It is not good for a man to be alone

Oct 14th, 2010 | By | Category: Personal Columns

The pile of washing after our three day clergy conference in Co Waterford seems quite small, perhaps that was because the good lady was present to keep an eye on things.  Three years ago, attending a ten day clergy conference in Windsor, England, the accumulation of laundry was massive.

The nadir was reached with a feeling of dampness soaking through my shirt:  I looked and realized that I must have spilled vegetable soup down my front.

I got hold of my serviette and tried to wipe it off, but then noticed that the soup had migrated to my trousers.  I wasn’t sure how this could be, I wasn’t aware of having spilled any soup, let alone spilling it twice.  Taking hold of my tie to move it out of the way, it became clear that I had managed to get my tie in the soup and that it had spread soup across my shirt and the waist of my trousers.

This caused general hilarity at the table.

Sheepishly,  I admitted that to come away for ten days I had brought twelve shirts, five pairs of trousers and three jackets  When the good lady of the house had challenged me about the volume of my luggage, I pointed out that I had a tendency to spill things.  The entire supply of shirts was exhausted by the end of the conference.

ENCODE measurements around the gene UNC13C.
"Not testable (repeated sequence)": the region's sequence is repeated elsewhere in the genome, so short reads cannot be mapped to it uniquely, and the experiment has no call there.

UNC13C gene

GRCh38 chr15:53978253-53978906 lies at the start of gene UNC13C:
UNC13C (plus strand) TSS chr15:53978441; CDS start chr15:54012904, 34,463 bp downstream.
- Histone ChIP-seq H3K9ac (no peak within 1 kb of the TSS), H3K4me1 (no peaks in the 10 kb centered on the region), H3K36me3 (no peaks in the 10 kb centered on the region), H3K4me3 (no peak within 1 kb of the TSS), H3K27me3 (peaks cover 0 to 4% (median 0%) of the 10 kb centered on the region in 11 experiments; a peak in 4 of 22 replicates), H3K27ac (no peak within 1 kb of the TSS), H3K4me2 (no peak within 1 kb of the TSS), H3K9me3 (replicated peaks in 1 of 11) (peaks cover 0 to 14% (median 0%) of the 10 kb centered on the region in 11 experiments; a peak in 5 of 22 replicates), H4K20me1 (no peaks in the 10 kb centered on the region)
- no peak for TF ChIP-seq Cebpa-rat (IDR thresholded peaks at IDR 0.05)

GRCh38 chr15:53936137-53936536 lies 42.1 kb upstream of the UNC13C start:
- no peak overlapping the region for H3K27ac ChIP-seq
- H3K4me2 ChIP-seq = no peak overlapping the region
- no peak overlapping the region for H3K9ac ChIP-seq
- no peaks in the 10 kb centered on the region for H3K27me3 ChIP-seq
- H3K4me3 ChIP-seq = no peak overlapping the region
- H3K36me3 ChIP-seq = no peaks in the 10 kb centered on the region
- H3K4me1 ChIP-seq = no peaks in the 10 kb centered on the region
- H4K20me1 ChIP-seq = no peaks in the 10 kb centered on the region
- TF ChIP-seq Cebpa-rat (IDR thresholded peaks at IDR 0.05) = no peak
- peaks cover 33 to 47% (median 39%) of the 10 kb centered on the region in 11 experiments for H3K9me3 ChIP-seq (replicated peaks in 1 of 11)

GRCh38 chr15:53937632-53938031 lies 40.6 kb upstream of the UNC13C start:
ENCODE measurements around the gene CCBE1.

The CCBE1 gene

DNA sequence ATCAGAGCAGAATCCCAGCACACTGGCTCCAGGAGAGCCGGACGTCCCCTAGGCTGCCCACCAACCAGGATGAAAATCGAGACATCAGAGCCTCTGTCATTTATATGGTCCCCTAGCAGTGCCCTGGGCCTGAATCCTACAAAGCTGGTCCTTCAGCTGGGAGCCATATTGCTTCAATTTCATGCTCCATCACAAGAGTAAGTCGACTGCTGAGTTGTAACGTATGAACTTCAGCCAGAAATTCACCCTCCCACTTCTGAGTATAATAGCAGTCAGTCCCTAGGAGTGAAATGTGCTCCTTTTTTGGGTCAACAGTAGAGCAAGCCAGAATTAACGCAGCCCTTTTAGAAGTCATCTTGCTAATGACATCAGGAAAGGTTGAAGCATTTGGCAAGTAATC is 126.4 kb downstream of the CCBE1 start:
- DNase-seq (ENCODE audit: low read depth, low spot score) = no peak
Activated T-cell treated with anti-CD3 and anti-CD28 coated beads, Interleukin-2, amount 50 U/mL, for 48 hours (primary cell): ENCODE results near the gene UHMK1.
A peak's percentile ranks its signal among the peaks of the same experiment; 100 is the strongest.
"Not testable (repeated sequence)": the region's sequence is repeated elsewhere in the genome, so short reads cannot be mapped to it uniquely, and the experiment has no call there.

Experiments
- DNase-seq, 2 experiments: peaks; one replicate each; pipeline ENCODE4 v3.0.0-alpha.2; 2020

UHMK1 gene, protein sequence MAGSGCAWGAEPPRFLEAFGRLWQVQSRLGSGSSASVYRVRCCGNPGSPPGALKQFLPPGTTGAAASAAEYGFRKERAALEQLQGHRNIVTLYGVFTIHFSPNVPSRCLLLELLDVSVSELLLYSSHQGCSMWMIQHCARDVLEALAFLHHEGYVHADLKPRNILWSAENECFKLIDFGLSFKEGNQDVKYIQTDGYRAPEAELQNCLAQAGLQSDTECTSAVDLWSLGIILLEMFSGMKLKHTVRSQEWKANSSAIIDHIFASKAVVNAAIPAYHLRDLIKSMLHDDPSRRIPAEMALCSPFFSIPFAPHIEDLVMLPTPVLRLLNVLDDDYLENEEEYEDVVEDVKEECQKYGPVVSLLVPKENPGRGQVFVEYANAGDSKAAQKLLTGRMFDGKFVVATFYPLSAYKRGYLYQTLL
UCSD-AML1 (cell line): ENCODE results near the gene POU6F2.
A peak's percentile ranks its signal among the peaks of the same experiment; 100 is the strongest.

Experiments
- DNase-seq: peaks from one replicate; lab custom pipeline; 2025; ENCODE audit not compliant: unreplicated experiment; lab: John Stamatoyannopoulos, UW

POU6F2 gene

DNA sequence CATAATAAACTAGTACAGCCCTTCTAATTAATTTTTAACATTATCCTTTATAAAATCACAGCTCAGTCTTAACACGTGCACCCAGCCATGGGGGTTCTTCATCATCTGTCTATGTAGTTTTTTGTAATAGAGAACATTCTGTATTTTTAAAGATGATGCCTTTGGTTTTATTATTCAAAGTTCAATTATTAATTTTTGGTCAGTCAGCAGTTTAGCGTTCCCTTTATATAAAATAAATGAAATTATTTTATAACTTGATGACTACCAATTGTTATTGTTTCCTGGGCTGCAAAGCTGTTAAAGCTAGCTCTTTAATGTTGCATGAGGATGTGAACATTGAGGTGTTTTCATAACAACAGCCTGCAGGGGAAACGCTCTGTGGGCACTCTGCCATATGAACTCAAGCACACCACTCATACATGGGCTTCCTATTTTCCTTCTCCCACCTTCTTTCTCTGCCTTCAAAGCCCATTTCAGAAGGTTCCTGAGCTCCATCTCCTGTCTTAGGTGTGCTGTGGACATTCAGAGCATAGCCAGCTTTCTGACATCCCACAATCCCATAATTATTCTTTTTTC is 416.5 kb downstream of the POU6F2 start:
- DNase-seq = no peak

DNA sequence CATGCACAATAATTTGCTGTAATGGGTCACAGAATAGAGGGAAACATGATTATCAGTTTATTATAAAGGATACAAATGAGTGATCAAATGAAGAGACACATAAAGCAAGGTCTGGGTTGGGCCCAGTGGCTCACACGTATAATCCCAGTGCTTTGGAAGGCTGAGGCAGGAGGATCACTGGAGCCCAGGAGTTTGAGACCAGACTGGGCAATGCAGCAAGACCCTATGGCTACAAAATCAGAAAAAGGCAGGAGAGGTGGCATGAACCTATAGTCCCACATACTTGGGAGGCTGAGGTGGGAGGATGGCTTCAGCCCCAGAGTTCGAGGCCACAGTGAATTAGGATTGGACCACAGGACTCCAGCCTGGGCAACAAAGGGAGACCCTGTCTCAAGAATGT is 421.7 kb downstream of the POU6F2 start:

Once when heading out for a ski holiday, I had got no further than Dublin airport in my fresh white sweater and ski jacket when the top came off a cup of hot chocolate and the contents had poured down my front.  A friend suggested that I took the jacket off, put the sweater on back to front, and then put my jacket back on, and no-one would notice.  No-one did notice, until I got on the plane and took my jacket off to put it in the overhead locker.

If herself had been in Windsor, the embarrassment would have been avoided.  “Ian”, she would have said, reprovingly, “you’re about to get that tie in your soup”.

The relative dearth of washing is illustrative of two principles.  One, that having worn an open necked shirt for three days in Dungarvan, it is clear that wearing a tie can be detrimental to one’s appearance.  Two, that the Bible is right when it says that it is not good for man to be alone.

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